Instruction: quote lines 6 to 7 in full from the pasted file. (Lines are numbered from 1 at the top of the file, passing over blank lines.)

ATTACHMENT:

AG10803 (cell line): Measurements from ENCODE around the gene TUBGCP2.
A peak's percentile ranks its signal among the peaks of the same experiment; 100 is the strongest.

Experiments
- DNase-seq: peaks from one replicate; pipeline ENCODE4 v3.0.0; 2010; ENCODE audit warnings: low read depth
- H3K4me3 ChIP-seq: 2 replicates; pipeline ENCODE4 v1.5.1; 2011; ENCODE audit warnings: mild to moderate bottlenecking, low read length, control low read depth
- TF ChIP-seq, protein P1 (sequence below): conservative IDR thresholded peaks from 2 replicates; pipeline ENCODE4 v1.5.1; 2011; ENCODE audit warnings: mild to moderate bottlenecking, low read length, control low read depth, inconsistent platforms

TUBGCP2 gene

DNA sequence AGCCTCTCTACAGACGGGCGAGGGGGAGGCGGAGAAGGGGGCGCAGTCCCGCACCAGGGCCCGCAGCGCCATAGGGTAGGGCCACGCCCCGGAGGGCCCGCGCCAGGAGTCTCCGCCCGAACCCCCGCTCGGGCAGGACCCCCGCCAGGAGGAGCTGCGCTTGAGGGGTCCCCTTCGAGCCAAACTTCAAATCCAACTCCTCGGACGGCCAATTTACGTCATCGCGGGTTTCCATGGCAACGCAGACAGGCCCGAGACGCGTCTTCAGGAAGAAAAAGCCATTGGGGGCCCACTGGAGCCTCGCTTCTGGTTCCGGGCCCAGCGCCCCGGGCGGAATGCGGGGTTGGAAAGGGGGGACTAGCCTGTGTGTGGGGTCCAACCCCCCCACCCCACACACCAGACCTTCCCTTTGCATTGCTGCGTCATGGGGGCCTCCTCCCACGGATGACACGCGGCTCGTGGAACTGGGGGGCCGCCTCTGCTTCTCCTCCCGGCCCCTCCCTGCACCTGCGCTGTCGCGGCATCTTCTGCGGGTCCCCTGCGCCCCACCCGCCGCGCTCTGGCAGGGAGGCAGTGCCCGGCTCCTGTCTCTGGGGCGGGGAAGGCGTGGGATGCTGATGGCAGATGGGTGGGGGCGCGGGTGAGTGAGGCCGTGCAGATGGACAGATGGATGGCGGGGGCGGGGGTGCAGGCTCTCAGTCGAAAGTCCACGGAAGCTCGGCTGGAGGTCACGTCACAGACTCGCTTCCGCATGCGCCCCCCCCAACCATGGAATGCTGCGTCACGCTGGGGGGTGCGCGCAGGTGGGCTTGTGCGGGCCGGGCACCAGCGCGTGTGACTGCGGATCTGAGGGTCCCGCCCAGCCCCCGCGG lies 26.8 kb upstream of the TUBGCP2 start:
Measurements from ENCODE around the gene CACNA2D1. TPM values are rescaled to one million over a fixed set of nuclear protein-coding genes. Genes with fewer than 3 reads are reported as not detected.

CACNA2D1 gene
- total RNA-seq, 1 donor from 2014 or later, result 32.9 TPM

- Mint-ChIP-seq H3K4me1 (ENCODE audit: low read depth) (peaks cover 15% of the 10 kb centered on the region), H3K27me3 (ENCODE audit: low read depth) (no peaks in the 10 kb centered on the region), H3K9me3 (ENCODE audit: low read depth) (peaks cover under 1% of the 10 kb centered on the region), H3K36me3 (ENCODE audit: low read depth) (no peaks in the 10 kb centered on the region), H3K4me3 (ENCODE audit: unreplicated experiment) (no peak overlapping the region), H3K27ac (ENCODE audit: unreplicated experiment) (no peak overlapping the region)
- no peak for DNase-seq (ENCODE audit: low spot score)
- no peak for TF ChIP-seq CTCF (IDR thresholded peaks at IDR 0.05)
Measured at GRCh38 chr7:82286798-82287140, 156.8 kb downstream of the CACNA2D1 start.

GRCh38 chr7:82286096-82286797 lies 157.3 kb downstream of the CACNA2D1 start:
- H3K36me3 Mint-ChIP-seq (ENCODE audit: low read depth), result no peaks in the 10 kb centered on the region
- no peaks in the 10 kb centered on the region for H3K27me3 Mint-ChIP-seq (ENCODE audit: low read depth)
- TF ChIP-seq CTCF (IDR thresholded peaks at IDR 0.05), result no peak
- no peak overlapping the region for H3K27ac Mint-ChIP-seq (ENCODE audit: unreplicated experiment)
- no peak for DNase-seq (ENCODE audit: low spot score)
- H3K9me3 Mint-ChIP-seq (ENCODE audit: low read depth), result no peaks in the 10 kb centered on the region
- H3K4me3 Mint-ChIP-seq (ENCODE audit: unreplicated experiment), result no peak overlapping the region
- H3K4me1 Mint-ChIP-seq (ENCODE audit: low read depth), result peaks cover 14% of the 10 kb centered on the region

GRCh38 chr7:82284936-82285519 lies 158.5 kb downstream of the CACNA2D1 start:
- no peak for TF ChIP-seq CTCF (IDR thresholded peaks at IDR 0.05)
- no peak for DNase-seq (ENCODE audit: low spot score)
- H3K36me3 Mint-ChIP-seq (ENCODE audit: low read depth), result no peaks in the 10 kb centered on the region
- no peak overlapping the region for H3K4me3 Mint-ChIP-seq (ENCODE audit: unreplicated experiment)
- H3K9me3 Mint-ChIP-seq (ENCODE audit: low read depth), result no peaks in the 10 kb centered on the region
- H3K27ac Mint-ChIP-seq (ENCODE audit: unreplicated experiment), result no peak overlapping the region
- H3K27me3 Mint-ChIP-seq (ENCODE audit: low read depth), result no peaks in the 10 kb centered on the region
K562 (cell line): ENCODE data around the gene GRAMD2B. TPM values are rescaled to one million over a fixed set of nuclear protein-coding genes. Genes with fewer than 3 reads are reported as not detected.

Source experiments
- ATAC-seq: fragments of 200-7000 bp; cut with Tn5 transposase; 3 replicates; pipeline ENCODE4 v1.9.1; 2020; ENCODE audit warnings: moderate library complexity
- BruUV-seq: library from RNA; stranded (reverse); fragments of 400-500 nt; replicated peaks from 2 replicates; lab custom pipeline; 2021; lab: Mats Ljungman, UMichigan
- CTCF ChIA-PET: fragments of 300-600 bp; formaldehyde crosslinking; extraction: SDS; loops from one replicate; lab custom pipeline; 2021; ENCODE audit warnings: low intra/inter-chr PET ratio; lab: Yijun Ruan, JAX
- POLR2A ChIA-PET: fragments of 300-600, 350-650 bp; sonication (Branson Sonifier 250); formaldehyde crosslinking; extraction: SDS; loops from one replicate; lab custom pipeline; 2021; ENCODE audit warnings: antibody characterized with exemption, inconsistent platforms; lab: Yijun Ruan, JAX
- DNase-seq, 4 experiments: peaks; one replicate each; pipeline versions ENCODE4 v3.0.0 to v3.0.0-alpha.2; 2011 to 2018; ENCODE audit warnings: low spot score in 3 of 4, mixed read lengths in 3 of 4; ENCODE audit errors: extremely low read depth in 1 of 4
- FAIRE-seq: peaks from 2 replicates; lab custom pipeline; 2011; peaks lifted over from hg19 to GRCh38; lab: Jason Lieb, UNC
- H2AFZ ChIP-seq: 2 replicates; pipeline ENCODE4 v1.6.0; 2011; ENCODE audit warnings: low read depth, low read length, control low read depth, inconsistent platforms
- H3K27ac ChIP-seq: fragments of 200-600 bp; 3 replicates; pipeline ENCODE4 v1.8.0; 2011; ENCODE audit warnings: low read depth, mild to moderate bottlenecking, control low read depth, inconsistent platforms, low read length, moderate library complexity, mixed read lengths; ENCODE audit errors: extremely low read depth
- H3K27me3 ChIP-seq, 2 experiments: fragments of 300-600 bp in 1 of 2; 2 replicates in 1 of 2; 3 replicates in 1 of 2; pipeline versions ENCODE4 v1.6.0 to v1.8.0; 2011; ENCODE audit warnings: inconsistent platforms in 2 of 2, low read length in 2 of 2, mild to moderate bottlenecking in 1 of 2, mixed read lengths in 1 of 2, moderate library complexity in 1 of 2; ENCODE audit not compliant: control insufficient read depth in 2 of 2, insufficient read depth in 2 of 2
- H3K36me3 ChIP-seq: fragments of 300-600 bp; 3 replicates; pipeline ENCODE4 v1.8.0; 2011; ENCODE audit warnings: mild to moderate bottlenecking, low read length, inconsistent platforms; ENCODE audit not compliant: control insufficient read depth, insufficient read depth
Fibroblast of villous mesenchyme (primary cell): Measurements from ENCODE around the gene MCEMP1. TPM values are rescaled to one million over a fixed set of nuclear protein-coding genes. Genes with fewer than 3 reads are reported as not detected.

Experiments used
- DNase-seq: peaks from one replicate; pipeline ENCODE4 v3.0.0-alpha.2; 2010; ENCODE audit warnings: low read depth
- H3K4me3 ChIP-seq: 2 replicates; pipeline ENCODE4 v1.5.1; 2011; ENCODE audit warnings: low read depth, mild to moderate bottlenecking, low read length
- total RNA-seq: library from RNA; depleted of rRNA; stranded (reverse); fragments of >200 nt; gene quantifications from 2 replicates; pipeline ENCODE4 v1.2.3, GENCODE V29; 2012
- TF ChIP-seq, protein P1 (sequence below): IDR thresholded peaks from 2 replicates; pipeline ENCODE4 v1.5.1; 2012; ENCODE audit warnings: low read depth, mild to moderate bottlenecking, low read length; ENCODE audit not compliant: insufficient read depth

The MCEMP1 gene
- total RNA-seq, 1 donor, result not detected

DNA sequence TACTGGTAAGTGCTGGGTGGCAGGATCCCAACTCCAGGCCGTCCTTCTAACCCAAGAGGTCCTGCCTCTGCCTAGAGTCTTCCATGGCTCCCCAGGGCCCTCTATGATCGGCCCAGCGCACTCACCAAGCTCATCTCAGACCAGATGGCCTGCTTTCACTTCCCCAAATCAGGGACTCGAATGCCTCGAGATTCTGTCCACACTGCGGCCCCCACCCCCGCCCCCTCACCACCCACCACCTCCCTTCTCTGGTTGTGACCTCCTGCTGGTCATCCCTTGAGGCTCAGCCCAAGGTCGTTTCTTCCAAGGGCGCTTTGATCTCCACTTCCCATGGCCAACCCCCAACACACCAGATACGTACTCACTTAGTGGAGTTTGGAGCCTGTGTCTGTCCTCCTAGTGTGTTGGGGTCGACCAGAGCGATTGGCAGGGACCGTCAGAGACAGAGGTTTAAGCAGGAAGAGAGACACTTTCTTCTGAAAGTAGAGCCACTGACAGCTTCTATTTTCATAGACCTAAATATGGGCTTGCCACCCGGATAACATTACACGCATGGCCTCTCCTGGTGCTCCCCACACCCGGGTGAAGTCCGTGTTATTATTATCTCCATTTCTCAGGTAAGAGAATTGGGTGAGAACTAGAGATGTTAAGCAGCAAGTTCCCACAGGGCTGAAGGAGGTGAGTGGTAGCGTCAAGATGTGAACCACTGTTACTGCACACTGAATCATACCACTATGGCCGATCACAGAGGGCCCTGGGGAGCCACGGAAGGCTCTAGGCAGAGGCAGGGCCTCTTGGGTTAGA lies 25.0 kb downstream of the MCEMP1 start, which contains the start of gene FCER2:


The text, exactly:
- TF ChIP-seq, protein P1 (sequence below): conservative IDR thresholded peaks from 2 replicates; pipeline ENCODE4 v1.5.1; 2011; ENCODE audit warnings: mild to moderate bottlenecking, low read length, control low read depth, inconsistent platforms

TUBGCP2 gene